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Ever felt overstimulated? Find yourself searching for any ounce of patience to get through a meltdown (you or your child)? Racing to get things done when your kid is sleeping?

And then do you also notice you’re getting more colds, feeling a lack of energy or motivation, or even get a diagnosis of Hypothyroidism or Hashimotos?

Ya, we hear you loud and clear. And we may chalk it up to our kids being in daycare (aka the Petri Dish), but it’s actually much more than just getting exposed to more bugs (AND we’d argue too much sanitation too). At the root of getting sick more often is due to the fact that we are often way too overstimulated. 

When we are overstimulated too often – and don’t know how to manage that overstimulation – our nervous system goes into overdrive. And if you’re familiar with how our body’s work and being in the sympathetic state (fight or flight) too much, you know that leads to wreaking havoc on your overall stress, which leads to immune dysfunction. Too much mental OR physical stress will overflow our “stress cup” and have our body using up more resources and searching for more support. Your body starts to look for day-to-day survival, rather than longevity. And as a result, these symptoms often appear: hormone imbalance, infertility, low or underactive thyroid, inability to lose belly fat, poor sleep, poor energy, memory issues, and getting sick often.

What Can We Do?

For starters, we can start to recognize when we feel overwhelmed or overstimulated. For you, what do you think is overflowing your cup when it comes to day to day activities? Is it at work too – meeting after meeting with little or no downtime? Or when the dogs haven’t been walked and the baby is crying and the toddler is melting down and the dishes are piling? Or maybe you’re running from activity to activity in the evenings?

Once you know the heavy hitters contributing, then consider, is it an even bigger picture thing? We often see in our clients that we are doing too much in general. Working too many hours, setting too big of expectations in our day of house chores or errands, trying to multitask, and not allowing enough space and time to down regulate with ourselves, AND with our children. And those reps over time (even just months), compound and take a toll on our body.

Another note, when you become pregnant, your body starts needing more. Meaning more nutrients of course, but also more love and attention as we are going through a lot of mental and physical change. And when you think about pregnancy, early postpartum, and then doing it again with more kids, your body can be in a perpetual cycle of being depleted – mentally and physically. You as a mother are often sleeping less (and likely lower quality when you do sleep), learning how to parent and be patient, how to be more flexible in the day with all the moving parts, all while still spending precious time with your little ones. It’s a lot! And we tend to blow past all that is required of that. It requires a reallocation of time, and being intentional with it. And not just “time with your kids”. Presence with them. And presence with yourself, and making time to fill your cup, and time with your spouse. 

So, think about how you can slow yourself down, demand less of yourself when it comes to the “to-do’s”, stay in your lane (avoid the comparison trap), and do what feels right and healthy to you. At least in those first few higher developmental years (say 0-5 years) that require a lot more mental and physical energy and patience?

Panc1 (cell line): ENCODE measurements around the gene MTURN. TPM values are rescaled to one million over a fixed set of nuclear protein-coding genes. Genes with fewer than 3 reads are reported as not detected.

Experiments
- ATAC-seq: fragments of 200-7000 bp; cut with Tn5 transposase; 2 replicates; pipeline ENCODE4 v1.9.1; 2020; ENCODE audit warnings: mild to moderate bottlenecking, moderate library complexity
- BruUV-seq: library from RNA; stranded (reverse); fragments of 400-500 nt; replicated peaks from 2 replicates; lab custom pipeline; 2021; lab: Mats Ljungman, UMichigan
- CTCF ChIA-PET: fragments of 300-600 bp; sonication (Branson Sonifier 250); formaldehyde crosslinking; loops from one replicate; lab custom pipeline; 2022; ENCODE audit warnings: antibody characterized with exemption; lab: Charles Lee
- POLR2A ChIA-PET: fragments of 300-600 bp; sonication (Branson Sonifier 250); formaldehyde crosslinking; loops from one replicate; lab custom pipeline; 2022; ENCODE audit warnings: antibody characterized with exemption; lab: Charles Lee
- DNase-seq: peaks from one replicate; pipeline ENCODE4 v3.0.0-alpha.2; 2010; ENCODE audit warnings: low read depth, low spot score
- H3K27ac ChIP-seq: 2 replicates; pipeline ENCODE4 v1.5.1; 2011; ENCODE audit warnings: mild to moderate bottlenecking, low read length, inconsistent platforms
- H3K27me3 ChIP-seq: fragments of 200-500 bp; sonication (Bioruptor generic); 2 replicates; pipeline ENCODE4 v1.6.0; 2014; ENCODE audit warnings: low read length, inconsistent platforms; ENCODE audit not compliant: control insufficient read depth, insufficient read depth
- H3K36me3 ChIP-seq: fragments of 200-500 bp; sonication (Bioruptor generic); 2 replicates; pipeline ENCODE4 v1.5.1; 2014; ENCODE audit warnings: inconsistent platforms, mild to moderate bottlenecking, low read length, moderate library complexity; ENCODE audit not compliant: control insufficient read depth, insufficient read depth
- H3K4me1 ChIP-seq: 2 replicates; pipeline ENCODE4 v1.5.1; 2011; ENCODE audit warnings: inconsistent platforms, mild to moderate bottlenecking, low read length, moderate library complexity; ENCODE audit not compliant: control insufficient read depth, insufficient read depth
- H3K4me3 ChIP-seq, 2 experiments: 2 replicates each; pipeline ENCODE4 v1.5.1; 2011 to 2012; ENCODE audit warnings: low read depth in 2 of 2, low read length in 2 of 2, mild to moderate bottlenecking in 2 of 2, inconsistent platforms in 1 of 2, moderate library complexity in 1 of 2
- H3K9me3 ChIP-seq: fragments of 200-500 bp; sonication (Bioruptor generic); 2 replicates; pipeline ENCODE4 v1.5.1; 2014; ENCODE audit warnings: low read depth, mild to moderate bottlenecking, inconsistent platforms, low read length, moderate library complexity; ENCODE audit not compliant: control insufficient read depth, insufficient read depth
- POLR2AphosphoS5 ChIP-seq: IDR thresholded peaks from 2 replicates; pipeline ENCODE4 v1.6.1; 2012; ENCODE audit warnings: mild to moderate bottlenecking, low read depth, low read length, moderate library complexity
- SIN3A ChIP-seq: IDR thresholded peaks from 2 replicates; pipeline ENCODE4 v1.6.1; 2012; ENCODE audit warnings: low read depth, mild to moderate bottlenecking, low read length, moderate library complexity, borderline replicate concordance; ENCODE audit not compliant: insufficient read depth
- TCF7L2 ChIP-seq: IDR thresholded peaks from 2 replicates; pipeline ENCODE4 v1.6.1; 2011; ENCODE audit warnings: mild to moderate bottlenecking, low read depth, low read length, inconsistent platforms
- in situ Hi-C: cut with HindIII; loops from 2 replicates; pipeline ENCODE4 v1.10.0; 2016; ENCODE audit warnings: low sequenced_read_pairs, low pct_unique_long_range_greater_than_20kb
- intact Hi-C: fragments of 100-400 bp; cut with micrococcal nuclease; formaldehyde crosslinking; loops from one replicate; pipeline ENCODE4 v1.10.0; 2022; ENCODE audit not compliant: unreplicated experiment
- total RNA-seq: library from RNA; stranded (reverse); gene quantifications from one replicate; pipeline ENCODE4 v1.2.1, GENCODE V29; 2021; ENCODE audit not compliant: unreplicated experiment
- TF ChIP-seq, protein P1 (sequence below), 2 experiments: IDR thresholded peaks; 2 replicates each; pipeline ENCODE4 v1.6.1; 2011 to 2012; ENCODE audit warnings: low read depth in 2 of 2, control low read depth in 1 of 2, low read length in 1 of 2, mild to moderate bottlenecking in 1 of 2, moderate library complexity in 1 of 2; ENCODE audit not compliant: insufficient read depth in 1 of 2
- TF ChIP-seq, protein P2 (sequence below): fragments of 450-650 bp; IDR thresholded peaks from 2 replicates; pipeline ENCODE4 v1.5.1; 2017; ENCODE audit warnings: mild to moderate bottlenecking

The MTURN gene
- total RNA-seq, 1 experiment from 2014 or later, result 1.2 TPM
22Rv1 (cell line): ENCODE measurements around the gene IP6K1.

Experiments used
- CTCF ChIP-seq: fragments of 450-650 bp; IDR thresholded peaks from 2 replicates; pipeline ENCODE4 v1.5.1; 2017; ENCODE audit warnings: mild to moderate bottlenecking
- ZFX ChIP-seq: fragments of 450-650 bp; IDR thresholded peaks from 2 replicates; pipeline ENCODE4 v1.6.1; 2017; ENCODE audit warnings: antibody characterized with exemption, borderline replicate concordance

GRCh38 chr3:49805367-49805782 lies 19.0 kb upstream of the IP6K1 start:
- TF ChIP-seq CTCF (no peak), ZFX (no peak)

Some simple starter ideas:

  1. Allow extra time for transportation in the mornings and between activities. Plan for at least 30 extra minutes to get the kids and yourself ready to go, allow time to have the meltdown, time to stop and smell the flowers, and time to be early and sit with your kids.
  2. Reframe your thoughts and actions when you’re running late. When you’re rushing, your cortisol is higher and your kid will feel that energy and see how you react. What’s more important? Being on time, yet feeling rushed and your kid kicking and screaming as a result? Or being a few minutes late, and you both feeling at least a little bit better (lower cortisol, body feels safer)? Side note: this becomes less often when you use tip #1.
  3. Breathe. When in a moment of overwhelm or internal rage breathe. Take a moment to shake it out, deep breathe, reframe.
  4. Take time for YOU in your day. This may look like scheduling in a 20 minute walk, asking your partner for 15 minutes alone before dinner, or waking up in the morning to journal or do a short workout. 
  5. Consider what you want your day and weeks to look like in the next few years. What would that require? Can you adjust that at some point (hint: yes you can)?  Can you take the 0-5 stage of your kids life to do a little less (with work, activities, etc.)? What balance feels best for you?

At the end of the day we often come back to the thought… “We are not guaranteed tomorrow, yet we are guaranteed this moment right now.” And not only will that bring gratitude, but when you take time for yourself to slow down, you start to down regulate more often. Being in a more parasympathetic state (rest and digest or “calm” state) more often, allows for your body to get out of “survival mode”, and into a state of healing and safety. Then we are sick less often, show up more vibrant for our kids and loved ones, and lead by example. It’s a wonderful domino effect!

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